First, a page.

DISCLAIMER: The information in this flyer is provided for general information only, is not intended to be legal advice, and may change
without notice. Questions involving interpretation of law should be addressed to an attorney licensed to practice in the relevant
Australia and the United States have been treaty partners under the 1980 Hague Convention on the Civil Aspects of International Child Abduction (Hague Abduction Convention) since July 1, 1988.
For information concerning travel to Australia, including information about the location of the U.S. Embassy, the Smart Traveler Enrollment Program, entry/exit requirements, safety and security, crime, medical facilities and health information, traffic safety, road conditions and aviation safety, please see country-specific information for Australia.
The U.S. Department of State serves as the U.S. Central Authority (USCA) for the Hague Abduction Convention. In this capacity, the Department’s Bureau of Consular Affairs, Directorate for Overseas Citizens Services, Office of Children’s Issues facilitates the submission of applications under the Hague Abduction Convention for the return of, or access to, children located in countries that are U.S. treaty partners, including Australia. Parents are strongly encouraged to contact the Department of State for assistance prior to initiating the Hague process directly with the foreign Central Authority
United States Department of State
Bureau of Consular Affairs
Office of Children’s Issues
2201 C Street, N.W.
Washington, DC 20520
Outside the United States or Canada: 1-202-501-4444
The Australian Central Authority (ACA) for the Hague Abduction Convention is the Commonwealth Attorney General’s Department, International Family Law Section. The Attorney General’s Department coordinates the implementation of the Convention to include forwarding applications to the relevant State Central Authority in Australia. Legal proceedings in Australia for the return of children are filed and conducted by the State and Territory Central Authorities operating in each of the six states and two territories.
The Australian Central Authority can be reached at:
International Family Law Section
3-5 National Circuit
Barton ACT 2600
Telephone number: 001-61-2-6141- 6666
To initiate a Hague case for return of, or access to, a child in Australia, a parent must submit a Hague application to the ACA through the Central Authority in his or her country of residence. The USCA is available to answer questions about the Hague application process, to forward a completed application to the ACA, and to subsequently monitor its progress through the foreign administrative and legal processes.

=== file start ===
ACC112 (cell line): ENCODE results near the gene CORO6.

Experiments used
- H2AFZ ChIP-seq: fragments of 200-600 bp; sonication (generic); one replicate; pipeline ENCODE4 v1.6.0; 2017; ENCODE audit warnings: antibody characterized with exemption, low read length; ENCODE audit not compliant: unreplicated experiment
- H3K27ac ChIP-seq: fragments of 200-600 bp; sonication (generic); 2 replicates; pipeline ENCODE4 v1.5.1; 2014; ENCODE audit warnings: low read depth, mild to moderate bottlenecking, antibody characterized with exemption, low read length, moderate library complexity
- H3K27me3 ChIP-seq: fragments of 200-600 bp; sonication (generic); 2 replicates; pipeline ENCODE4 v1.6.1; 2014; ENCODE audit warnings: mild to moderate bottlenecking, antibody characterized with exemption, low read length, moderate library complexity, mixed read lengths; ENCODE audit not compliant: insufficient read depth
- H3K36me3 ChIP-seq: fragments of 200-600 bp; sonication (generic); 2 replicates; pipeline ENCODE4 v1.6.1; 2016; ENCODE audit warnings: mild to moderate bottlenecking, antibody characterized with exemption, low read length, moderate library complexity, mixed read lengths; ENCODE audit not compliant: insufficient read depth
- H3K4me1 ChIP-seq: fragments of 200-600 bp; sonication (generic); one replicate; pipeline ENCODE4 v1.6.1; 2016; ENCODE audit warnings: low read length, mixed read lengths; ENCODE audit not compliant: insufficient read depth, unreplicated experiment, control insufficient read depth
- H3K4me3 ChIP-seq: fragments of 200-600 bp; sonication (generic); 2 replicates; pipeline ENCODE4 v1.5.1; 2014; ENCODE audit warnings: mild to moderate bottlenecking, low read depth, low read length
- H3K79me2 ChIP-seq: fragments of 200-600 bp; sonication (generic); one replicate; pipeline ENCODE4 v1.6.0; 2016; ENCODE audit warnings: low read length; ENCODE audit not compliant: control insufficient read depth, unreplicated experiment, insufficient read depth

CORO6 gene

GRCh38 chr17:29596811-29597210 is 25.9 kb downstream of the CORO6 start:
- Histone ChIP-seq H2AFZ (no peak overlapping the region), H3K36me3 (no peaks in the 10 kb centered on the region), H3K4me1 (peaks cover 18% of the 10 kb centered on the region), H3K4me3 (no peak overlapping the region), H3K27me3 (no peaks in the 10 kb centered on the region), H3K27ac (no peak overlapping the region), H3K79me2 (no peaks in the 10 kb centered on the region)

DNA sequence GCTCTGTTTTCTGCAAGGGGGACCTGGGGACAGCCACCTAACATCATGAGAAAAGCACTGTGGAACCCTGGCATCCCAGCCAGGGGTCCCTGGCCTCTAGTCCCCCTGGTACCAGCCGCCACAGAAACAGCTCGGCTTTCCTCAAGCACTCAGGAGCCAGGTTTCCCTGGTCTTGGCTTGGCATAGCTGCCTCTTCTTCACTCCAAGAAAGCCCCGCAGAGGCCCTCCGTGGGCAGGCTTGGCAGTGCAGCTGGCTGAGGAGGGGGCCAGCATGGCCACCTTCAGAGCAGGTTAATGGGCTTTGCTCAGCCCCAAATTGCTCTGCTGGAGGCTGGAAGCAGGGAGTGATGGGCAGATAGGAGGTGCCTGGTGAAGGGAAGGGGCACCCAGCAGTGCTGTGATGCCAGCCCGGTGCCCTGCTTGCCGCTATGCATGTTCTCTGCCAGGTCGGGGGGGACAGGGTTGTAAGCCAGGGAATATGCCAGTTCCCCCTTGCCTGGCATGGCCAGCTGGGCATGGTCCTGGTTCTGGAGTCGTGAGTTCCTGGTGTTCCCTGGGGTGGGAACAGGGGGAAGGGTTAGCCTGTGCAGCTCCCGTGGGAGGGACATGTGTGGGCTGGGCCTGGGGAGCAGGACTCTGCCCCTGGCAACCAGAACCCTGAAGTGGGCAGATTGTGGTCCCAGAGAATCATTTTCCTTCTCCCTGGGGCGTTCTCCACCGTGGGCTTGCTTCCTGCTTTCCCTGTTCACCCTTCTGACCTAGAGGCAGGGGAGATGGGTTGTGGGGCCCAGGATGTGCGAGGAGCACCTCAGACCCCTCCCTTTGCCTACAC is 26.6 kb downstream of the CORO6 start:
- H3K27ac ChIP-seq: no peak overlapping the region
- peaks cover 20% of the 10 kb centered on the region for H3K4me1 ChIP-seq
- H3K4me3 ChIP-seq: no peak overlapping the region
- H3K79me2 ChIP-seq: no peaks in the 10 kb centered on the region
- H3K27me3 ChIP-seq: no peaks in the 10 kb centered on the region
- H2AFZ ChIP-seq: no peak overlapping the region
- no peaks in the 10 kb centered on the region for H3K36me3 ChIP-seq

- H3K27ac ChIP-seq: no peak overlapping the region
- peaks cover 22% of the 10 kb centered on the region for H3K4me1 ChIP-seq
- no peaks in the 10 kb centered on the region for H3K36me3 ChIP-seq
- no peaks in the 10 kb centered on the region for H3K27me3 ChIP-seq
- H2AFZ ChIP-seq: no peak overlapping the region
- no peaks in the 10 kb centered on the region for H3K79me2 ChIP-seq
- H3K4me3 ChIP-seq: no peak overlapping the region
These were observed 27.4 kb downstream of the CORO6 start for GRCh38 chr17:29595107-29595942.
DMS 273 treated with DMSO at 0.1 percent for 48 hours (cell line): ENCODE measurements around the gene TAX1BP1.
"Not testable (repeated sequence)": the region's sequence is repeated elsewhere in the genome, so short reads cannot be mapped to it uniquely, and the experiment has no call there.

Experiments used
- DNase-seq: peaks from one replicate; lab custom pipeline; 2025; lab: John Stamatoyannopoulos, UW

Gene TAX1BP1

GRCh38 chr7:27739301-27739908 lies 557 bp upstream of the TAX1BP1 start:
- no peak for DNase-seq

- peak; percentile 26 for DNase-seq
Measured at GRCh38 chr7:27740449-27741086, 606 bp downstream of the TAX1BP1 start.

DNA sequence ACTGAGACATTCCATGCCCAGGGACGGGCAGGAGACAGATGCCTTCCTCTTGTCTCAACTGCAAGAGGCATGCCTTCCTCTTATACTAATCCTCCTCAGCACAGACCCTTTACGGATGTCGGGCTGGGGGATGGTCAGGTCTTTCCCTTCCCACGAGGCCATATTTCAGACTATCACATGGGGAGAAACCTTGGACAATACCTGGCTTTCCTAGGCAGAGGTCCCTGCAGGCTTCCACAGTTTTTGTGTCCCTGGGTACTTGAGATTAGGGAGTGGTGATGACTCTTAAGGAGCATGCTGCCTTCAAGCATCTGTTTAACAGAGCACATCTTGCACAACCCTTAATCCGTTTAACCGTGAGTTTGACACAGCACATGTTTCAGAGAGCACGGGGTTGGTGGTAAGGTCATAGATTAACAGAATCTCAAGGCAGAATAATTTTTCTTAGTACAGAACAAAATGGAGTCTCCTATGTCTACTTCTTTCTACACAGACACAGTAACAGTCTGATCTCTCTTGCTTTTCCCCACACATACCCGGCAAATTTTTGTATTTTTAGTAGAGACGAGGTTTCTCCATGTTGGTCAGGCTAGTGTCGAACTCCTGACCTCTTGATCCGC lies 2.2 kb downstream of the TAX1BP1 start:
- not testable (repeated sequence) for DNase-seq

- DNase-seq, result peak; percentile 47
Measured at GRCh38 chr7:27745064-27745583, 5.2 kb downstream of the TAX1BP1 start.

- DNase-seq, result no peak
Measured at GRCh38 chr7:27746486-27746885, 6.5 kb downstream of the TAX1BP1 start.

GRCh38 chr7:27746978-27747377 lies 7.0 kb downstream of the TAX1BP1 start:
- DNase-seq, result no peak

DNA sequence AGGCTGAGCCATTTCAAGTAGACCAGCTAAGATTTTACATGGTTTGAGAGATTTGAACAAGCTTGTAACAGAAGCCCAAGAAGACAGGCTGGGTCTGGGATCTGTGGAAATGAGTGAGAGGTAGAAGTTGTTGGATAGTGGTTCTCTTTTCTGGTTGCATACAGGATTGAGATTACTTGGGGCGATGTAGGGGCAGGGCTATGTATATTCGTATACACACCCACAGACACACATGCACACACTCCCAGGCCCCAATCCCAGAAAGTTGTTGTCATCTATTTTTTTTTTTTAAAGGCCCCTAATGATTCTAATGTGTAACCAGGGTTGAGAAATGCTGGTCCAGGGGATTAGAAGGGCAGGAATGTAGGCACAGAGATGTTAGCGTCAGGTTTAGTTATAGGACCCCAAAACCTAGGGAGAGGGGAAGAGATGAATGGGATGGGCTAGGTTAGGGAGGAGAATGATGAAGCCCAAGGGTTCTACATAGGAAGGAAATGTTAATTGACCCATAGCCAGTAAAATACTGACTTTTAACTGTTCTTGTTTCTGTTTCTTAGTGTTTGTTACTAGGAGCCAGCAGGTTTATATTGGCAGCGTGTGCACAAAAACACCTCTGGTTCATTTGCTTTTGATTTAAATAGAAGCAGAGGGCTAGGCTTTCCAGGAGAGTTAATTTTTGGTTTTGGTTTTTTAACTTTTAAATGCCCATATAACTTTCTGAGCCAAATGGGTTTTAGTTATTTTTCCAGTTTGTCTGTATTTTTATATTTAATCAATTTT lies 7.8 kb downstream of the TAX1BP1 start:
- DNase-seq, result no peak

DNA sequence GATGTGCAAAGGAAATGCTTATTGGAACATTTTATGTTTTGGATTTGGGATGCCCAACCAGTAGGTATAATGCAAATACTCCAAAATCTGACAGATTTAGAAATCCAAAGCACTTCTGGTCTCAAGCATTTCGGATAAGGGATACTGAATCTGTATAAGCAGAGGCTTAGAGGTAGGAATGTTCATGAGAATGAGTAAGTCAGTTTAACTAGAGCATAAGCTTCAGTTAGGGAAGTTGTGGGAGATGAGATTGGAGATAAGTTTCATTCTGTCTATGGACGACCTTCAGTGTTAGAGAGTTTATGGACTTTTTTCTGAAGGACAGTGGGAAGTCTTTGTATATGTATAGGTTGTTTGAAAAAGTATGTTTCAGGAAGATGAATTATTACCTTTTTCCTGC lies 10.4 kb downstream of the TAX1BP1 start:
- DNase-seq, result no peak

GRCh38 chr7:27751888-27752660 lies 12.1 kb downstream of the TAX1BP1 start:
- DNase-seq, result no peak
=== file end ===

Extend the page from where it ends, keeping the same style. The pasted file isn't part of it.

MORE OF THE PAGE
There are no fees for filing Hague applications with either the United States or Australian central authorities. Additional costs may include the cost of hiring video conferencing facilities to present evidence in an Australian court, or costs associated with traveling to Australia to attend a court hearing or for the return of the child, if so ordered.
A parent or legal guardian may file an application under the Hague Abduction Convention for return to the United States of a child abducted to, or wrongfully retained in, Australia. The U.S. Department of State can assist parents living in the United States to understand whether the Convention is an available civil remedy and can provide information on the process for submitting a Hague application.
A person may file an application under the Hague Abduction Convention for access to a child living in Australia. The criteria for acceptance of a Hague access application vary from country to country. The U.S. Department of State can assist parents living in the United States to understand country-specific criteria and provide information on the process for submitting a Hague application.
A parent is not required to retain a lawyer in Australia in order to invoke the Hague Abduction Convention. When the ACA receives a request for the return of, or access to, a child from an overseas Central Authority, it will determine if the request meets the terms of the Convention. If the ACA is of the opinion that the request is compliant, it will refer the application to the Central Authority of the relevant State or Territory to initiate proceedings in the Family Court of Australia for a return or access order under the Convention. It is important to note that a Central Authority does not legally represent the parent in Convention proceedings and does not take instructions relating to the conduct of the case directly from the parent. The Central Authority is the Plaintiff in Convention proceedings, and the abducting parent is the Respondent.
If a parent wishes to conduct his or her own case, he or she can retain a lawyer privately in Australia. In this situation, the Central Authority will not provide representation and the proceedings will be conducted at the expense of the left-behind parent.
The U.S. Embassy in Canberra, Australia posts list of attorneys including those who specialize in family law.
This list is provided as a courtesy service only and does not constitute an endorsement of any individual attorney. The Department of State assumes no responsibility or liability for the professional ability or reputation of, or the quality of services provided by, the following persons or firms. Professional credentials and areas of expertise are provided directly by the lawyers..
The Australian Central Authority strongly promotes mediation in abduction cases and will coordinate mediation when appropriate, through non-government organizations.
The U.S. Embassy in Australia can be contacted at:
The Embassy of Australia is located in Washington, D.C. at:
Embassy of Australia
1601 Massachusetts Avenue NW
Washington, DC 20036
Telephone: (202) 797-3000
Fax: (202) 797-3168
Website: Embassy of Australia in Washington, D.C.